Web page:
by Dave Senf
Note: All data except for Minnesota's PMI have been seasonally adjusted. See the feature article in the Minnesota Employment Review, May 2010, for more information on the Minnesota Index.
The Minnesota Index rose 0.3 percent for the third straight month, indicating that Minnesota's economy has picked up speed from the end of last year. Minnesota's index has increased faster than the U.S. index, which climbed 0.2 percent in April, for three consecutive months after lagging the U.S. index for almost all of 2014.
Minnesota has recorded solid wage and salary employment growth for the third month in a row, and unemployment dropped 0.1 percentage point to advance the index in April. The drop in unemployment last month occurred despite more people looking for jobs as labor force growth picked up. Acceleration in labor force growth plus job growth is a very positive sign that Minnesota's economy is off to a good start in 2015. Labor force participation for the state reached 70.7 percent, the highest level since October 2011. Minnesota's index was up 3.0 percent from last April, while the U.S. index was up 3.6 from a year ago.
Adjusted Wage and Salary Employment jumped sharply for the third month in a row in April, increasing by 7,400 jobs even though 2,500 jobs were cut in the public sector. Private sector payrolls increased strongly for the third straight month in April with hiring led by Construction, Professional and Business Services, and Trade, Transportation, and Utilities. Construction employment soared, recording its largest monthly gain over the last 25 years. Four other sectors besides Government reduced their workforces with Educational and Health Services cutting the most jobs after Government. Minnesota has added 21,300 private sector jobs during the first four months of 2015 compared to 15,600 last year.
Minnesota's unadjusted over-the-year job growth slipped slightly to 1.7 percent in April compared to the national increase of 2.2 percent. Minnesota's job growth on a year-over-year basis hasn't been higher than the U.S. rate since July 2014.
Minnesota's adjusted online Help-Wanted Ads declined by 4.8 percent in April. The decline was the steepest drop in over a year, but April's level was 14.7 percent above a year ago as online help-wanted advertising remains strong in the state. Help-wanted ad levels nationally slipped 1.9 percent for the month but were up 7.2 percent from a year ago. Minnesota online help-wanted ads accounted for 2.5 percent of ads nationwide compared to the 2.0 percent share of U.S. wage and salary employment Minnesota holds.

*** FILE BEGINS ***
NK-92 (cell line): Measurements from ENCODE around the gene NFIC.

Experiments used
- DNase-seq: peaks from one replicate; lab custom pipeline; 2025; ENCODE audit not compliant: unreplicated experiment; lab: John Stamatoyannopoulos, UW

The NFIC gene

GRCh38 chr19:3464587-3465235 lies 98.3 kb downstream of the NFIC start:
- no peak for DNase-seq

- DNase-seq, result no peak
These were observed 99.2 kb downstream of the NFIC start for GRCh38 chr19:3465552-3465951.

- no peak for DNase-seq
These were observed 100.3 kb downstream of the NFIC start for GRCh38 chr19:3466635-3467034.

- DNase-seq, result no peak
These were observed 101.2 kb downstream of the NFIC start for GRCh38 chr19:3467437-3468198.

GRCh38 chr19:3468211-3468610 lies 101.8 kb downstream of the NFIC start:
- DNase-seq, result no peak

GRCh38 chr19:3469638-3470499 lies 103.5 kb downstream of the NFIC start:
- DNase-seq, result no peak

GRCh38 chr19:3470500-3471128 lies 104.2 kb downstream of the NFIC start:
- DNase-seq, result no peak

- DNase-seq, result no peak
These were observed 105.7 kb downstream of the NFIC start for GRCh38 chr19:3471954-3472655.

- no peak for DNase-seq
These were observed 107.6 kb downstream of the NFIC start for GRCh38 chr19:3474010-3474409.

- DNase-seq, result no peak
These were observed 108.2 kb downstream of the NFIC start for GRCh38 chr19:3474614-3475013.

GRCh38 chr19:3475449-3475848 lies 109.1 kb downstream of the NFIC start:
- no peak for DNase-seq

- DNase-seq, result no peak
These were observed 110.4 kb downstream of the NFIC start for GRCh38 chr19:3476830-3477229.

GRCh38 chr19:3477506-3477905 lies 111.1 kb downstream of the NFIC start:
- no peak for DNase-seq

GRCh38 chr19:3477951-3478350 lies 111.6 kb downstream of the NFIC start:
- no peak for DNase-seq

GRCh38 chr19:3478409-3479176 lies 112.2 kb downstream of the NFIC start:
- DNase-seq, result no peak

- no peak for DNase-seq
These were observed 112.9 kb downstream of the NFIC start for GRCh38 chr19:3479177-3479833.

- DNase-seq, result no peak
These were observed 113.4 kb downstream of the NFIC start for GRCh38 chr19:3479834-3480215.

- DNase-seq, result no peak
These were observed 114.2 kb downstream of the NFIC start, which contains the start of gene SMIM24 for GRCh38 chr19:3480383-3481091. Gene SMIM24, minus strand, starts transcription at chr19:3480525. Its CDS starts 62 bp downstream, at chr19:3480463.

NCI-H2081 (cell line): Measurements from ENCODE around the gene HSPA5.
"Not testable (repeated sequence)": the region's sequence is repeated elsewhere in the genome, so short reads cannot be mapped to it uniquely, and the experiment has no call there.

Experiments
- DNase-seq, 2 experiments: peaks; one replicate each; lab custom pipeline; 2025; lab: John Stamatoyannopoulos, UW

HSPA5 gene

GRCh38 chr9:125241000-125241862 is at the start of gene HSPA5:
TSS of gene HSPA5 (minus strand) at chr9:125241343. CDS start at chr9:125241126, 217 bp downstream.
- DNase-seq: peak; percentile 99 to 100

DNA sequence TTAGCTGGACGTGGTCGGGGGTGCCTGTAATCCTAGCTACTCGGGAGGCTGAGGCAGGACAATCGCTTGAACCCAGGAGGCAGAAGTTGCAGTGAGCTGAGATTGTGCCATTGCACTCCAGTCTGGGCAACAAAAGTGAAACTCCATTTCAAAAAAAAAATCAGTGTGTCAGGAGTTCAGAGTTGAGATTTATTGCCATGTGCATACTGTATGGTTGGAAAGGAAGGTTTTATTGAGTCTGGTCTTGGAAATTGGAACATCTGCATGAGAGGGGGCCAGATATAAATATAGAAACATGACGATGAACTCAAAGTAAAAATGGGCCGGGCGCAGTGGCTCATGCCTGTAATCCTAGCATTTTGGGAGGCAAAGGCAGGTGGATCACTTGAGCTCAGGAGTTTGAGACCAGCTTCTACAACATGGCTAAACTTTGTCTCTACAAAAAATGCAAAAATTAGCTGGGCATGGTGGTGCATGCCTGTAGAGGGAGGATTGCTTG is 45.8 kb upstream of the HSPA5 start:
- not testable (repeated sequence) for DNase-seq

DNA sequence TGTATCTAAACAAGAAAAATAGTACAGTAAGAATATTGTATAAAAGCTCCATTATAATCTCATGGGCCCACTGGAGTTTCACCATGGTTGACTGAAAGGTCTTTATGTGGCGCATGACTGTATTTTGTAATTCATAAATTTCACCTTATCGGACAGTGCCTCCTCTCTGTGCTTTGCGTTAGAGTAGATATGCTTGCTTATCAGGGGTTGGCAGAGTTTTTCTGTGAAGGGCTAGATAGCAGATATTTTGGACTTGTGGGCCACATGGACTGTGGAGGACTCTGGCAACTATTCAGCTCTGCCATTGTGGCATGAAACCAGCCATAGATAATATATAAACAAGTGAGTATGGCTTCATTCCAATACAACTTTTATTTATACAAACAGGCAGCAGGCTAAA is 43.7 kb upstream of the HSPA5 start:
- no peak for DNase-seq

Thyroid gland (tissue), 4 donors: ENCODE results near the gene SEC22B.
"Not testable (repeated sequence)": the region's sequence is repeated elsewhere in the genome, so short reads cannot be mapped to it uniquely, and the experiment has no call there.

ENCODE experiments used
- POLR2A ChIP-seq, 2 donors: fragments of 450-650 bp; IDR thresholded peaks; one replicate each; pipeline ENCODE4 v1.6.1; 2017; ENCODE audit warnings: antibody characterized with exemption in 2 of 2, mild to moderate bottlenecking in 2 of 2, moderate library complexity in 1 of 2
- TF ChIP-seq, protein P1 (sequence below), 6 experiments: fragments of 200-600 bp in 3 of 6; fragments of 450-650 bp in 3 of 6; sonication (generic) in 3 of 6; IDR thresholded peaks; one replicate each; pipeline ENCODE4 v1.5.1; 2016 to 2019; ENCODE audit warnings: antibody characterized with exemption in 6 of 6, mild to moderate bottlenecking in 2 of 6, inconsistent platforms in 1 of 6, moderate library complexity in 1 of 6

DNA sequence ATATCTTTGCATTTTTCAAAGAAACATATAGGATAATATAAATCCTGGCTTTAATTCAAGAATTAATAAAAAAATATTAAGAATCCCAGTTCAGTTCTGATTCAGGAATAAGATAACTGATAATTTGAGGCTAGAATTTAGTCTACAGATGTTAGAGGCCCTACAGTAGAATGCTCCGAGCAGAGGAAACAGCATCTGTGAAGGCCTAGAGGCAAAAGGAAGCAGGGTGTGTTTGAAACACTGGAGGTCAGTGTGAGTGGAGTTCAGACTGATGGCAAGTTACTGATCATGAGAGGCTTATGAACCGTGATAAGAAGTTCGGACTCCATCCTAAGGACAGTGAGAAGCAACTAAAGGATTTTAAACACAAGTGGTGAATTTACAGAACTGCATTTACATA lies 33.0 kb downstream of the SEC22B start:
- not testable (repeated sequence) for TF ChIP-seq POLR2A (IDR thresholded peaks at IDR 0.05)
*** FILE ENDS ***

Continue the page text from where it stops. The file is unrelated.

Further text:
Minnesota's Purchasing Managers' Index (PMI) inched up to 51.3 in April after plummeting in March. The average reading for the last two months is the lowest two-month average since November 2012. Minnesota's index has slipped below the U.S. PMI over the last two months, ending 15 straight months of topping the U.S. index. The below U.S. readings suggest that Minnesota's economy will grow slower than the rest of the U.S. over the next few months. Minnesota's stronger PMI readings in 2014, however, did not translate into stronger job growth last year for the state. Minnesota's annual average job growth last year was 1.3 percent compared to the U.S. rate of 1.9 percent.
Adjusted Manufacturing Hours plummeted in April which is consistent with the slowdown warning issued by the recent drop in the state's PMI. April's 39.9 hour factory workweek was the lowest in five years. The 45-year average for non-recession months is 40.6 hours and 39.7 hours for recession months. The stronger U.S. dollar may be behind the drop in hours as Minnesota manufacturers experience challenging export markets.
Manufacturing Earnings tumbled with wages declining steeply to $792.04. That is the lowest manufacturing paycheck in real terms since December 2012. Real factory paychecks have been lower than a year ago for eight straight months.
The Minnesota Leading Index is indicating the opposite of manufacturing hours and the PMI index. The state's leading index increased in April to its highest level since April 2014. April's 2.26 reading implies that Minnesota's economy will grow by 2.1 percent over the next six months.
Adjusted Residential Building Permits were disappointing in April, declining 12.4 percent to the lowest level in five months. Minnesota's home-building recovery, like the nation's, continues to be bumpy.
Adjusted Initial Claims for Unemployment Benefits (UB) tailed off for the second month in a row and continue to run below last year's levels. The low initial claims level continues to signal that Minnesota's job growth will continue to be solid over the next few months.